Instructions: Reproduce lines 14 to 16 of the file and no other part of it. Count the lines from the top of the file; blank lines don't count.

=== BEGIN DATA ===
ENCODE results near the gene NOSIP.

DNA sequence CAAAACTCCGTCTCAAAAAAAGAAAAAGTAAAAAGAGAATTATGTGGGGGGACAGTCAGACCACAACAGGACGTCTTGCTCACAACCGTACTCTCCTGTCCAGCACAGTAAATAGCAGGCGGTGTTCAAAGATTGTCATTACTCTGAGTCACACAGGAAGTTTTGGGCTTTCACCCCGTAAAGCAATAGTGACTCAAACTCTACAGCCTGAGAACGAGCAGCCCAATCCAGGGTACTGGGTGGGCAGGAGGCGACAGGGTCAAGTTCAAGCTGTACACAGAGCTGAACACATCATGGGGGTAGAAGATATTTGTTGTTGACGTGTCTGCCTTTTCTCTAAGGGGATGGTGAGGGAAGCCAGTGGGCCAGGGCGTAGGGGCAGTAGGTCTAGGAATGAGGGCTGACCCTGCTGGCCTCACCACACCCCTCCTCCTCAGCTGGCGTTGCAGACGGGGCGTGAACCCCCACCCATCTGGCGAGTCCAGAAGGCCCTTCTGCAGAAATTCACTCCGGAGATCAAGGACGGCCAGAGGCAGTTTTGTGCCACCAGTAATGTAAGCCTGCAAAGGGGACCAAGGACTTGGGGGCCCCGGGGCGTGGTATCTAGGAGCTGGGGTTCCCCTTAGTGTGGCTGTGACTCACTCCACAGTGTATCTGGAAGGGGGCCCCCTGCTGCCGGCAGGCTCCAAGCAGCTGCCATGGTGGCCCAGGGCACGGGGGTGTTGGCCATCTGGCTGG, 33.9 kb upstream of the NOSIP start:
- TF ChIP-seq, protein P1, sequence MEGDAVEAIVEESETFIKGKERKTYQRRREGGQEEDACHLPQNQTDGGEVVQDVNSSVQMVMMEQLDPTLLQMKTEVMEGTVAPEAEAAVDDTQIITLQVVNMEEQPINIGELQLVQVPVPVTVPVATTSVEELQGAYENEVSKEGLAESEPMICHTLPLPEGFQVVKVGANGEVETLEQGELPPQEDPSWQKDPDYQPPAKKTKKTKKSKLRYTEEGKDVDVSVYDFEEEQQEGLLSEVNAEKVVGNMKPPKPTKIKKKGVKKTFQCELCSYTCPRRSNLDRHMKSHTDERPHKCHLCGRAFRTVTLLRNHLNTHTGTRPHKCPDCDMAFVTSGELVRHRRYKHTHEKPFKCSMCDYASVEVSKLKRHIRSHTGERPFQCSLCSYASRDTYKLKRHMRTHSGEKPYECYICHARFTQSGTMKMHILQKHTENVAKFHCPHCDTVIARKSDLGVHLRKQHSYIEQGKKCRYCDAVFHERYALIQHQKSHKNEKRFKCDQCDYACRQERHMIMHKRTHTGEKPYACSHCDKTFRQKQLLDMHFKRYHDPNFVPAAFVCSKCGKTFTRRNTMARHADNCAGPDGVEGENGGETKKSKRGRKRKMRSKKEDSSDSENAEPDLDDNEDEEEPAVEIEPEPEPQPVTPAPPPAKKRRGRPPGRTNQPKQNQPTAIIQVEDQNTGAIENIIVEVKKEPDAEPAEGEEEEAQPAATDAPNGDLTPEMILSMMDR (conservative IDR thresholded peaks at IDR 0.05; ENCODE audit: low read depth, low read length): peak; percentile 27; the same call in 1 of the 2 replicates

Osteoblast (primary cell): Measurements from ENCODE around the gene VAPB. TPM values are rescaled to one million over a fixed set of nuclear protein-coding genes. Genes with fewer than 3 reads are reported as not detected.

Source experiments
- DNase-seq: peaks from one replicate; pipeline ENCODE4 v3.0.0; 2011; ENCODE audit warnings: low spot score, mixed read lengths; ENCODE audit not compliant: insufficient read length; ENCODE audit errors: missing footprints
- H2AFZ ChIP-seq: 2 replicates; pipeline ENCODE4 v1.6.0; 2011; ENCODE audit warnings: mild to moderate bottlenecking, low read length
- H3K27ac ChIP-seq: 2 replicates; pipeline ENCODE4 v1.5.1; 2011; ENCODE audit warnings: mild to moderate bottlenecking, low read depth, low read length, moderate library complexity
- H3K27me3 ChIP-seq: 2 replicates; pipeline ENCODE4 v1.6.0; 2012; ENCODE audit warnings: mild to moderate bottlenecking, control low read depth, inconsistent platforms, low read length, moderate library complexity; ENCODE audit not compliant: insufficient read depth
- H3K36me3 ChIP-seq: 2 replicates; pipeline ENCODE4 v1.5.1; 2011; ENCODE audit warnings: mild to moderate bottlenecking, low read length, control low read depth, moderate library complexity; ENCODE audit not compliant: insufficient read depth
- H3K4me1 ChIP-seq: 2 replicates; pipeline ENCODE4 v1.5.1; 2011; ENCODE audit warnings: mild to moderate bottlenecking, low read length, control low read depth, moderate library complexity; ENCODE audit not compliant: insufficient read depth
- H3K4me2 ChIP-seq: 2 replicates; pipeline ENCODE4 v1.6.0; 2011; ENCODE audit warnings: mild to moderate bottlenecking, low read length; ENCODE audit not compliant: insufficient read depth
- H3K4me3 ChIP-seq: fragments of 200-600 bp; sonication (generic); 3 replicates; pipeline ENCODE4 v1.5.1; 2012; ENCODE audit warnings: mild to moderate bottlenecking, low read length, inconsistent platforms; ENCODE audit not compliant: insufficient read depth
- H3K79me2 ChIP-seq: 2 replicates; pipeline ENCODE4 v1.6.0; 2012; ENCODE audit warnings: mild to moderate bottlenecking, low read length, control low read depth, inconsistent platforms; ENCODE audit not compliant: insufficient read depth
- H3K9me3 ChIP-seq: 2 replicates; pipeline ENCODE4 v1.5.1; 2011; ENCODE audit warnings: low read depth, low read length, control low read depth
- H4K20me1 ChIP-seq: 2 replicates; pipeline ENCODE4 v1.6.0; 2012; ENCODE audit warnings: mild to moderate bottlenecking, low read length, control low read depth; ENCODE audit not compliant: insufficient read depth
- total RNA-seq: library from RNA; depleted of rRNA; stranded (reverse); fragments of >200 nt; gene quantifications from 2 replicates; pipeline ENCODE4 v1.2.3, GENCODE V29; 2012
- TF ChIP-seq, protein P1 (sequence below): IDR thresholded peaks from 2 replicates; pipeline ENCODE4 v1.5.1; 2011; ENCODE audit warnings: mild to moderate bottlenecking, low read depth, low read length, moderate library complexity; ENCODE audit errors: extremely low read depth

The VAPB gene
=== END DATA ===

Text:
- H3K79me2 ChIP-seq: 2 replicates; pipeline ENCODE4 v1.6.0; 2012; ENCODE audit warnings: mild to moderate bottlenecking, low read length, control low read depth, inconsistent platforms; ENCODE audit not compliant: insufficient read depth
- H3K9me3 ChIP-seq: 2 replicates; pipeline ENCODE4 v1.5.1; 2011; ENCODE audit warnings: low read depth, low read length, control low read depth
- H4K20me1 ChIP-seq: 2 replicates; pipeline ENCODE4 v1.6.0; 2012; ENCODE audit warnings: mild to moderate bottlenecking, low read length, control low read depth; ENCODE audit not compliant: insufficient read depth